PREMIUM TIMES obtained copies of the court proceedings where residents of Otto, Otumara and adjoining communities approached the Lagos High Court for the enforcement of their fundamental rights.
Although the notice did not state that homes will be demolished, the residents told the court their houses were also marked for demolition by the same agency.
In a motion filed on August 11, 2011 before Femi Adeniyi, a Judge at the Lagos State High Court, Igbosere the residents asked the court for the enforcement or their fundamental rights, pursuant to sections of the 1999 Constitution, African Charter on Human and Peoples’ Rights (Ratification and Enforcement) Act, and of the Fundamental Rights (Enforcement Procedure) Rules 2009.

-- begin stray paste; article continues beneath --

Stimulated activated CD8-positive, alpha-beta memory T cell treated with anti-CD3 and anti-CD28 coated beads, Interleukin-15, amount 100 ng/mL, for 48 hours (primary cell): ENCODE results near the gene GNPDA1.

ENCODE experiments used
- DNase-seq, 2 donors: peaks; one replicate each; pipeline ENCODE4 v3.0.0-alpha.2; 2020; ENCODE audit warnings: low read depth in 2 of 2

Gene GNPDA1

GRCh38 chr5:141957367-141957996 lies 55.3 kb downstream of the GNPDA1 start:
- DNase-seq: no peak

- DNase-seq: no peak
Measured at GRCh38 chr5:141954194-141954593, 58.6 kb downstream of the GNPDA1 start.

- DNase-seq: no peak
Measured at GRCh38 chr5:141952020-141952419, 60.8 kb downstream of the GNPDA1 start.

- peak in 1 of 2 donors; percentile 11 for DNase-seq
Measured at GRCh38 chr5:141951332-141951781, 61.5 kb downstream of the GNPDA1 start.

The communities sought the declaration of the court that the threatened demolitions of their buildings threatened their fundamental rights under the Constitution and the court should declare the demolition orders null and void.
Giving judgement in the matter on March 5, 2013, the judge, Mr Adeniyi said the notice served on the communities had no demolition of any of the houses in its content.
“Although both parties (the applicants and respondents) have alluded to demolition marks being made on the premises, I am not satisfied that a notice to the applicants to abate nuisance under the Environmental Sanitation Law 1992 translates into a threat to demolish the premises.
“Although Section 6 of the Environmental Sanitation Enforcement Agency Law 1992 gives the Agency’s officers powers to demolish a structure which constitutes public nuisance, the section merely states those powers and nothing more.